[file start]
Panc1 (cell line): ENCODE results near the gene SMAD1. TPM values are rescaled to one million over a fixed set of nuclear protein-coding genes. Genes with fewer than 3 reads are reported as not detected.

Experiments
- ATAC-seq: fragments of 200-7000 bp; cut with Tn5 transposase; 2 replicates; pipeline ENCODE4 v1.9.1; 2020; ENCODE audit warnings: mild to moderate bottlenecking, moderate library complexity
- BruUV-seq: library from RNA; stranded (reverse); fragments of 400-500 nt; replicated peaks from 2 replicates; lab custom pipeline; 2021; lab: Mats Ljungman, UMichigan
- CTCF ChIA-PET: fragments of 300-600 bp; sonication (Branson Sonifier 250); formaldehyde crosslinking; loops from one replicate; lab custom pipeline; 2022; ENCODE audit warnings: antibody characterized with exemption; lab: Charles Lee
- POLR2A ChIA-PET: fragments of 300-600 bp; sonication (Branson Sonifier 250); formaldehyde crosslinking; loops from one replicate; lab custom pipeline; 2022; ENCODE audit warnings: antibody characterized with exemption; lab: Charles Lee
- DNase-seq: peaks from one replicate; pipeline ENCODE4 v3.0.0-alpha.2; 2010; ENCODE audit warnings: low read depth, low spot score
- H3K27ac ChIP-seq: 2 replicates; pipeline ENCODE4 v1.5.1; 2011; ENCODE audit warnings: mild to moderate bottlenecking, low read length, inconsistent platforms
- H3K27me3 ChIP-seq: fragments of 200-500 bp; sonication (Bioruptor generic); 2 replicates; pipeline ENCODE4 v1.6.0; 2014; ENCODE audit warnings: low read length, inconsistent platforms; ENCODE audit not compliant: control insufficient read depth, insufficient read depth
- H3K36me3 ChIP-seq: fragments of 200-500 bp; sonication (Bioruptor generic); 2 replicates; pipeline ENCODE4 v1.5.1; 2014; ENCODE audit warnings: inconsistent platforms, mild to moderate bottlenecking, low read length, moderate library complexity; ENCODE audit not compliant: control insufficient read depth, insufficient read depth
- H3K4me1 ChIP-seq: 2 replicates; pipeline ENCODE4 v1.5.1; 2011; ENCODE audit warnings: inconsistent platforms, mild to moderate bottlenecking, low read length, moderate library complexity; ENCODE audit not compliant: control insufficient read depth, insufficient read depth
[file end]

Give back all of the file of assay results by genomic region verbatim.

Panc1 (cell line): ENCODE results near the gene SMAD1. TPM values are rescaled to one million over a fixed set of nuclear protein-coding genes. Genes with fewer than 3 reads are reported as not detected.

Experiments
- ATAC-seq: fragments of 200-7000 bp; cut with Tn5 transposase; 2 replicates; pipeline ENCODE4 v1.9.1; 2020; ENCODE audit warnings: mild to moderate bottlenecking, moderate library complexity
- BruUV-seq: library from RNA; stranded (reverse); fragments of 400-500 nt; replicated peaks from 2 replicates; lab custom pipeline; 2021; lab: Mats Ljungman, UMichigan
- CTCF ChIA-PET: fragments of 300-600 bp; sonication (Branson Sonifier 250); formaldehyde crosslinking; loops from one replicate; lab custom pipeline; 2022; ENCODE audit warnings: antibody characterized with exemption; lab: Charles Lee
- POLR2A ChIA-PET: fragments of 300-600 bp; sonication (Branson Sonifier 250); formaldehyde crosslinking; loops from one replicate; lab custom pipeline; 2022; ENCODE audit warnings: antibody characterized with exemption; lab: Charles Lee
- DNase-seq: peaks from one replicate; pipeline ENCODE4 v3.0.0-alpha.2; 2010; ENCODE audit warnings: low read depth, low spot score
- H3K27ac ChIP-seq: 2 replicates; pipeline ENCODE4 v1.5.1; 2011; ENCODE audit warnings: mild to moderate bottlenecking, low read length, inconsistent platforms
- H3K27me3 ChIP-seq: fragments of 200-500 bp; sonication (Bioruptor generic); 2 replicates; pipeline ENCODE4 v1.6.0; 2014; ENCODE audit warnings: low read length, inconsistent platforms; ENCODE audit not compliant: control insufficient read depth, insufficient read depth
- H3K36me3 ChIP-seq: fragments of 200-500 bp; sonication (Bioruptor generic); 2 replicates; pipeline ENCODE4 v1.5.1; 2014; ENCODE audit warnings: inconsistent platforms, mild to moderate bottlenecking, low read length, moderate library complexity; ENCODE audit not compliant: control insufficient read depth, insufficient read depth
- H3K4me1 ChIP-seq: 2 replicates; pipeline ENCODE4 v1.5.1; 2011; ENCODE audit warnings: inconsistent platforms, mild to moderate bottlenecking, low read length, moderate library complexity; ENCODE audit not compliant: control insufficient read depth, insufficient read depth